Otaku USA Magazine
Kamen Rider x Kamen Rider Fourze & Wizard: Ultimatum

Dear reader, before we venture into today’s review, a movie with this many conjunctions and colons (which we will refer to as simply Ultimatum here) demands a more detailed introduction. Kamen Rider is one of the longest-running and beloved tokusatsu superhero franchises in Japanese history. Created by Cyborg 009 [link to 009 Re:Cyborg review] mastermind Shotaro Ishinomori, Kamen Rider has gone through many incarnations and reinterpretations over its four decades of existence, Gundam-style, ranging from the deadly serious Ryuki and Faiz to the comical Den-O. The more recent iterations, Fourze and Wizard, tend towards the latter side of the scale, featuring good guys who are more lovable than admirable and storylines written in broad strokes for the kiddies to follow along. 

For those who will be put off by the reams of text and gushing praise to follow: make no mistake, Ultimatum stands well on its own as a solid two-hour injection of fun. Rest assured that the average Kamen Rider story is no more complicated than the average shonen anime. Lots of buzzwords get thrown about, but so long as you’re paying attention, it’s easy to get caught up in the constant action and have a good time with it –so long as guys in foam rubber beating the stuffing out of each other is cool by you.

That said, some context for where your reviewer is coming from as an informed yet under-educated Rider fan: Fourze was an excellent and unlikely dramatic cocktail of wire-fu and John Hughes’ high school dramedies coming from action director Koichi Sakamoto and Gurren Lagann screenwriter Kazuki Nakashima. It was a solid thrill ride from beginning to end that came to a poignant finale filled with characters whom I rooted for week after week. On the other hand, I decided to let Ultimatum be my first exposure to Wizard. More on that later.

Now to the film proper. Ultimatum opens five years after the end of Fourze. The evil “Kamen Rider Club” formed in the series has graduated, but the torch is kept alit by the students at Amanogawa High. Series protagonist Gentaro Kisaragi has since become a teacher for the new generation of students. Childhood best friends Yuuki and Kengo have fulfilled their long-held dream of becoming an astronaut and being a researcher at Kyoto University, respectively. School idol Mui has become a model; gossip-monger JK is now a muck-raking journalist; Shun has inexplicably become a star American footballer hounded by reporters (in Japan? Even for tokusatsu, this is stretching it…).  Meanwhile, goth-girl Tomoko is a successful novelist while her schoolgirl crush, the badboy Ryuusei, is out in South America doing deadly work as an Interpol agent fighting alongside the ever-bustier movie-exclusive character Inga Blink.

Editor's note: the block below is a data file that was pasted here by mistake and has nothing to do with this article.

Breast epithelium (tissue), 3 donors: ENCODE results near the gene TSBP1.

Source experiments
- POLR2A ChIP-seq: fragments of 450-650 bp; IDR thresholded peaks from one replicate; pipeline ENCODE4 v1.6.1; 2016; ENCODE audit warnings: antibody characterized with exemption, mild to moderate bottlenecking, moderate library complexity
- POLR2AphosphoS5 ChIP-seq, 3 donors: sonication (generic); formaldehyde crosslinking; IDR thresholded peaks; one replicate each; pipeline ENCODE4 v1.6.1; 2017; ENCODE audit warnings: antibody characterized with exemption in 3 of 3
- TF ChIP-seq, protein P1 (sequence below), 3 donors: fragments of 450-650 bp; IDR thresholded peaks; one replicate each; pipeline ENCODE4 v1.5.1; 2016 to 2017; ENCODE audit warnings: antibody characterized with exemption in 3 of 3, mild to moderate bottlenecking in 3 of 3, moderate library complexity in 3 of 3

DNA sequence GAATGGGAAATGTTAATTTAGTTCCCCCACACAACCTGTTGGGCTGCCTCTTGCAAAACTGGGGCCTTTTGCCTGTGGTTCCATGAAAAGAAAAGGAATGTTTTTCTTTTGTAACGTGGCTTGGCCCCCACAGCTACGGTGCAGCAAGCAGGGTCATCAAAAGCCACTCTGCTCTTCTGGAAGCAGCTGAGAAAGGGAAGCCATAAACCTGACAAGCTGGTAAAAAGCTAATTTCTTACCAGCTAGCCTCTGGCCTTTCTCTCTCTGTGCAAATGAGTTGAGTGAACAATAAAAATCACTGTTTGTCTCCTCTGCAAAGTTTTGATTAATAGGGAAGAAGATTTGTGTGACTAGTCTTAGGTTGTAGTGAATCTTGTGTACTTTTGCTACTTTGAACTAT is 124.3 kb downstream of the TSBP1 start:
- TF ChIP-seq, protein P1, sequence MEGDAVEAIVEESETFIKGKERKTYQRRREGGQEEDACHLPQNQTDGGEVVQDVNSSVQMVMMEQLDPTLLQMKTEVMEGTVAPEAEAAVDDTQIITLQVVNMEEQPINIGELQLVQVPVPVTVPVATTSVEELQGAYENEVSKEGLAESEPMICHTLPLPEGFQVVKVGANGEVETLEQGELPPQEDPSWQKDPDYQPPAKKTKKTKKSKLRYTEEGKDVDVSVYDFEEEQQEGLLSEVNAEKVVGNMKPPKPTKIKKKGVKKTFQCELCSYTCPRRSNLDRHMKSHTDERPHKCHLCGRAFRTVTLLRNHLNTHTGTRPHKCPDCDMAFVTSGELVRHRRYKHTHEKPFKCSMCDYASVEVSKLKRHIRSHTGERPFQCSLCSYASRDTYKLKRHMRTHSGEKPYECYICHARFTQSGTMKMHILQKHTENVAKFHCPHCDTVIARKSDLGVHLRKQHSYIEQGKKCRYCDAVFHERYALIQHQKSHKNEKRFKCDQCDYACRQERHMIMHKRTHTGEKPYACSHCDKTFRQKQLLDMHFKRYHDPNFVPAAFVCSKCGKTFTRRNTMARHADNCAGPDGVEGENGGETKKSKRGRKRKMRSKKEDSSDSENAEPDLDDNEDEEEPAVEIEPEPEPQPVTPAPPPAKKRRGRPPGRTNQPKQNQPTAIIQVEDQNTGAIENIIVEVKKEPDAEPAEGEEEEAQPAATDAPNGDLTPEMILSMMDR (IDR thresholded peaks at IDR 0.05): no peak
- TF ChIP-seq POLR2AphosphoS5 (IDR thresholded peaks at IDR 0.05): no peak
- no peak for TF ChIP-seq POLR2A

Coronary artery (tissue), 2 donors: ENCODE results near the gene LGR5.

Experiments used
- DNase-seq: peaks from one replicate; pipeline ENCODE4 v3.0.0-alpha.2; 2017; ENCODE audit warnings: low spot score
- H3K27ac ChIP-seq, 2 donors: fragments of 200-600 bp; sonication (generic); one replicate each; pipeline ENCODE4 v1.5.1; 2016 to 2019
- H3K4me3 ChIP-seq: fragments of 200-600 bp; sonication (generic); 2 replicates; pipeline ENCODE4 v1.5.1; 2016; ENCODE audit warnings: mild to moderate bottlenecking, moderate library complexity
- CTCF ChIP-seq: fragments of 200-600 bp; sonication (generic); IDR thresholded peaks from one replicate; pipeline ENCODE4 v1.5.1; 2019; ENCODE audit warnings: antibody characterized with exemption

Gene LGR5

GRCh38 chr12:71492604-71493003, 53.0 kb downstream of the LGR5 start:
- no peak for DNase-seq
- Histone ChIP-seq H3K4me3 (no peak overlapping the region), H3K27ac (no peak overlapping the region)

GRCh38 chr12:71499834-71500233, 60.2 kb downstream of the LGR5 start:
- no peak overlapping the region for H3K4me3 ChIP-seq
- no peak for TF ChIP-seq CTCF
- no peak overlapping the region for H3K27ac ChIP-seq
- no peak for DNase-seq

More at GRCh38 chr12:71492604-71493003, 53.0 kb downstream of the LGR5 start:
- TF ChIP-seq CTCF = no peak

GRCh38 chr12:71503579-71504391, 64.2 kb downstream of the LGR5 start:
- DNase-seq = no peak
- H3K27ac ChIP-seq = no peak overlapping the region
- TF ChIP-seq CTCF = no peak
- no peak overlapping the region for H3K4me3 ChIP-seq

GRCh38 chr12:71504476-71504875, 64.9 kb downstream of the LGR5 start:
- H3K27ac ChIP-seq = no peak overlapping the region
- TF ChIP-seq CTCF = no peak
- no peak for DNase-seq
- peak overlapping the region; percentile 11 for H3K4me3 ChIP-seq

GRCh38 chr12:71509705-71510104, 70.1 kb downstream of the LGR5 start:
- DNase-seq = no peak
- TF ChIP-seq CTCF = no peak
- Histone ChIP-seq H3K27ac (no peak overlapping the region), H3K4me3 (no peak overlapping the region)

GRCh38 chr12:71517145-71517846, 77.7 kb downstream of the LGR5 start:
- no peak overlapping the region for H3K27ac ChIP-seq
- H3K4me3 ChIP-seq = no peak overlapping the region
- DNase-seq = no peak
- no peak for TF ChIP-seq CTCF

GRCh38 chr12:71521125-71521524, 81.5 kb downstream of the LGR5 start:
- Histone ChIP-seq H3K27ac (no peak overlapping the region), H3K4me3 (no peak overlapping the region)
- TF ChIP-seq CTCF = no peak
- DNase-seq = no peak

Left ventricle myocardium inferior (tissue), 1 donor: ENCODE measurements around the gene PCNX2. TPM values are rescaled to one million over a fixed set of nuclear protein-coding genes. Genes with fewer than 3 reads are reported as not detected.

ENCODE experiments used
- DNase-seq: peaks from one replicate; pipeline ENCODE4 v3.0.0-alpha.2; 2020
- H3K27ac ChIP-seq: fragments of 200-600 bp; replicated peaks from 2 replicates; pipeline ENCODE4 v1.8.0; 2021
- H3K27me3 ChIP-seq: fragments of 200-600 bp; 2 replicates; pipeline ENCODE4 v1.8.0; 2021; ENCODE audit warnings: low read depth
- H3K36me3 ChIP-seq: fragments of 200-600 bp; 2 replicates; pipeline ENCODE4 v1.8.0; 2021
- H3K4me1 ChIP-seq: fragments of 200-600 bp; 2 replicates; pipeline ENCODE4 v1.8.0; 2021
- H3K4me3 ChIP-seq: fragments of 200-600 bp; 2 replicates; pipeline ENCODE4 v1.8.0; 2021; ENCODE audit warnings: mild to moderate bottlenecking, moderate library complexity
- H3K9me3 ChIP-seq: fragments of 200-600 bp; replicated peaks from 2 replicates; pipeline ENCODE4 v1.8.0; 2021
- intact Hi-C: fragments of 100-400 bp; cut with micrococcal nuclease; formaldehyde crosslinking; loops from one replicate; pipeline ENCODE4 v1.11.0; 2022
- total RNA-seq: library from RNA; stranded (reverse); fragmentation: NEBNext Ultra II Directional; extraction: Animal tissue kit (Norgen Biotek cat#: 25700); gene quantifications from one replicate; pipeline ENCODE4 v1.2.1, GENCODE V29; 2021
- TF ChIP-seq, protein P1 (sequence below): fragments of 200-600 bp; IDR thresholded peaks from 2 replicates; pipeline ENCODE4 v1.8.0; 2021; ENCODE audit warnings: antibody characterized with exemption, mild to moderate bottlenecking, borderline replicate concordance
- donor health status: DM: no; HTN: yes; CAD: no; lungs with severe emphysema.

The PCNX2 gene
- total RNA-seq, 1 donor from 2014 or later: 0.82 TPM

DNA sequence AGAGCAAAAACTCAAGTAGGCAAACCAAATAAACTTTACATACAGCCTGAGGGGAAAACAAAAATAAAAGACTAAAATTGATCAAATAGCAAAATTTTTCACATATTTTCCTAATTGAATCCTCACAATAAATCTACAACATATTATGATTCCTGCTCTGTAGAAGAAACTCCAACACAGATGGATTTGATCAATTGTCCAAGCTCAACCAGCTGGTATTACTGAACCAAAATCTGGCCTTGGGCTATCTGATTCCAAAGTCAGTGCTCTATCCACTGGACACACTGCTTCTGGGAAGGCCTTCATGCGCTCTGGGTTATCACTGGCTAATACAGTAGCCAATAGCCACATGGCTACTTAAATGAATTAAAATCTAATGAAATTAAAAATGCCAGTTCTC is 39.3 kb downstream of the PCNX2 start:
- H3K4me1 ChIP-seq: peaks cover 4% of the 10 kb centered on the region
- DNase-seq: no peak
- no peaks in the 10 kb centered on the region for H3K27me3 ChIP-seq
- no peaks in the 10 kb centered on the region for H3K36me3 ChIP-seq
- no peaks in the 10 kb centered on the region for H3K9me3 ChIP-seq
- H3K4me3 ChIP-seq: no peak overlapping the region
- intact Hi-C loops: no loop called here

It’s then that the gang is suddenly reunited when a group of students with psychic powers decide to form their own club of evil-doers called “The Monster Union.”

It was these little catch-up moments that proved to be the highlight for this fan, given that the Fourze series always took extra-special care in how it treated its ensemble cast. While Gentaro was always indisputably the main character, the main theme of the show was “friendship at all odds,” and this was embodied in how the characters were each given their moment in the spotlight. While both the TV series and the previous Fourze movie provided a more-than-adequate finale to the series, this serves as an elegant epilogue. 

After a small cliffhanger starts the much more surreal Wizard portion of the movie. The evil Akumaizers (a tribute to an older Ishinomori creation) are imprisoning children in a dream world, where people are all enraptured by a figure known as Poitrine. The execution harkens back to old Showa-era tokusatsu plots involving children in peril as Haruto, the alter ego of Kamen Rider Wizard, decides to get to the bottom of it.

What does the woman Yu Kamimura transforming into the magical ballerina heroine Poitrine have to do with this? What happens if the Akumaizers can unleash their insane death truck on the general populace? How many people will have to brush their hand over Wizard‘s beltline? What if the Wizard and Fourze have to team up on their motorcycles to ensure that said death truck doesn’t bring its insidious plot to fruition? Is this all as ridiculously awesome as it sounds?

The answer to that last question is a resounding “Yes!”

Indeed, director Koichi Sakamoto, in particular, always seem to show a genuine love for all the series’ characters, making sure that everyone gets their chance in the spotlight. Everyone, Rider and supporting cast alike, get a little moment to show off their acting and action chops and rarely, if ever, do they disappoint. A special highlight is in the Fourze portion, wherein Gentaro is in an extended parkour chase against a mutant psychic child. Not content to merely show the chase, Sakamoto includes copious point-of-view shots that send the audience flying through the air and bouncing off the wall alongside their hero. 

Likewise, the fighting proper is shot with a healthy degree of style. Sakamoto’s fights in the TV series were explosive enough on their own, full of wire-fu and twirling camerawork. Yet, rather than Bourne Identity trilogy-style seizure-vision, the fisticuffs remain easy to follow and there is a decent sense of geography. While the orgy of CG at the climax is a little much and the Wizard section could have been served by some trimming of some redundant bits, the year has been capped off by a satisfying Rider movie.

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